Home Mantua News Superintendent, board provides latest update on preschool program

Superintendent, board provides latest update on preschool program

Several positions were filled as the district completes steps to fully implement the program at Sewell Elementary School.


The Sun

The district’s newly expanded preschool program was a central topic of the Nov. 12 board of education meeting where board members heard kind words from preschool parents and provided updates to the public on the district’s progress.

Back in October, the Mantua Township School District was approved for the state grant totaling in $1.6 million for them to expand their preschool program from being partial-day, to full-day and offer it at no cost to eligible families or taxpayers, according to a statement released by the district on Oct. 2 (reside within the district and child must be 4-year-old by Oct. 1 of the school year of enrollment).

Randi Karpinski and Mary Marks provided public comments at the start of the meeting to let the board know how satisfied everyone is with the preschool operations and with the progress the district is making.

“You’ve likely seen reports that if you have two kids in daycare at this time it’s basically as if you’re sending them to in-state college,” Marks said. “That’s how much it costs and you have saved people in this community so much money for at least the next four to five years. We are eternally grateful.”

The new program covers the $12,000 tuition for each eligible preschool student, as well as paying for the salaries of employees needed to properly care for the newer students, who will be attending Sewell Elementary School.

After the close of executive session, the district made a number of hirings, extensions and promotions to current and prospective employees to accommodate for the newer grade, such as Lindsay Shaffer to full-time staff, Kaitlyn Gilmore to preschool teacher, Russell Brown to full-time custodian and Stephanie Hacker and Demi Jankowksi to paraprofessionals, among others.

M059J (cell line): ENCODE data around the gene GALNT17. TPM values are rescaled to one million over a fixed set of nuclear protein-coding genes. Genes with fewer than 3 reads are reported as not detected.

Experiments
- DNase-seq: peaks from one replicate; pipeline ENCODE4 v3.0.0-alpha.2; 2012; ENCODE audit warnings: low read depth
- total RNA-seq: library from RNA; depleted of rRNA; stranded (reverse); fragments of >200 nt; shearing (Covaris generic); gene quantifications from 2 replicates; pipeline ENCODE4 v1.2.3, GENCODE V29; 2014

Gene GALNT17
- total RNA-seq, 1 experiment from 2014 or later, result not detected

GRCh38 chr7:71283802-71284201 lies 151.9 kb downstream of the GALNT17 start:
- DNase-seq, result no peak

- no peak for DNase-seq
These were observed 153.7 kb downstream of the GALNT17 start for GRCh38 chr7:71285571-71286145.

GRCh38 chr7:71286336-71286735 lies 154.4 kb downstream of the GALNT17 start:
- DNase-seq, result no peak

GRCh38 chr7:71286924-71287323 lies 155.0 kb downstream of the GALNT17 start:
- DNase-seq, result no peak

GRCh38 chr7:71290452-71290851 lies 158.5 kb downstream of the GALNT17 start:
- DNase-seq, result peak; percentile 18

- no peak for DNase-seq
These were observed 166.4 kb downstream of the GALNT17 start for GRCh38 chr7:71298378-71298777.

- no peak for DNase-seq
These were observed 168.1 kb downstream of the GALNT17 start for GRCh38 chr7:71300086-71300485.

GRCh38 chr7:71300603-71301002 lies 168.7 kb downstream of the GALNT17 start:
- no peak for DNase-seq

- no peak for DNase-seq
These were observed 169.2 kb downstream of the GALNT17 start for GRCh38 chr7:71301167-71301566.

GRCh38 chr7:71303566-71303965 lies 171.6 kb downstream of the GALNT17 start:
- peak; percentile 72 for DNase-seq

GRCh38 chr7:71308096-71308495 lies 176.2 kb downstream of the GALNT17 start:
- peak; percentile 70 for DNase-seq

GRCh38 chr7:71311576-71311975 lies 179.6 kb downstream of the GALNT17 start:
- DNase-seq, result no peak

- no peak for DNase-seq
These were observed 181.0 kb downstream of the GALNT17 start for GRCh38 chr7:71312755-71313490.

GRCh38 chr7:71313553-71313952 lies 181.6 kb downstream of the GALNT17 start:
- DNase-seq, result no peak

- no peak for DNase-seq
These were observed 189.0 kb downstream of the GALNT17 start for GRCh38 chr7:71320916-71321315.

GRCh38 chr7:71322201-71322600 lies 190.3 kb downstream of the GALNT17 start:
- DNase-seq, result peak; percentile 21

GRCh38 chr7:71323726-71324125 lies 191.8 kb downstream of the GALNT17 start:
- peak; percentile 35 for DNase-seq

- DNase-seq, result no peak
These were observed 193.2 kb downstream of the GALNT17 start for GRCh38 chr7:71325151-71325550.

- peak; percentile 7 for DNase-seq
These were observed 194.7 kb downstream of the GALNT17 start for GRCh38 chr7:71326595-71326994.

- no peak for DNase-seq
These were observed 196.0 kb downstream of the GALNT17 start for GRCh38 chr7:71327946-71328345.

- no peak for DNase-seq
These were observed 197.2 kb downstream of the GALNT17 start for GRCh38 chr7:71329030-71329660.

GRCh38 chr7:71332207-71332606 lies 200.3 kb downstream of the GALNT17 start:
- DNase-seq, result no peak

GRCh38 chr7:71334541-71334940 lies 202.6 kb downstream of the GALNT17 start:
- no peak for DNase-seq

“This is a business where we’re always worried about the bottom line, which is educating the children,” said Superintendent Robert. J. Fisicaro. “The fact that we have built a really quality program that the state chooses to give us the opportunity [to expand] is a testament to not only where we are now, but also where we’ve been in the last 10 or 15 years at the inception of our preschool program.”

Fisicaro went on to add the district is looking to make some building improvements in the near future to allow for the preschoolers to open doors, use water fountains, bathrooms, classroom electronics and other building components.

“Then we need to think about what’s beyond,” said Fisicaro. “What will the school and the program look like five years or 10 years from now? Right now, some of our students mentioned the castle section of the building. What does that mean? How do we make the building more handicapped accessible?”

Right now, the district is focused on getting the adequate staff and reworking the layout of Sewell Elementary School to be compliant with the state’s Jan. 1 start date.

“We’re going to get students and families in the door and we’re going to do good for them and give them a quality education and future in the classroom,” said Fisicaro.

Second-grade teachers Sandy Steedle and Jennifer McMahon presented to the board a day in the life of the second-grade classes at Centre City Elementary School, which included writing exercises, students teaching peers the calendar and events within it, and hands-on activities such as making a skeleton from pasta, among others.

The board also formally recognized Robert Johnson for his work and dedication on the board from 2010 to summer 2018, when he resigned.

“We at the board wanted to thank him for his negotiations, input and we’ve had some good times and you were a huge asset to the board,” said Board President Bonnie Nuss.

The next board of education meeting will be held on Dec. 10 starting at 7 p.m. at 685 Main St. in Sewell.

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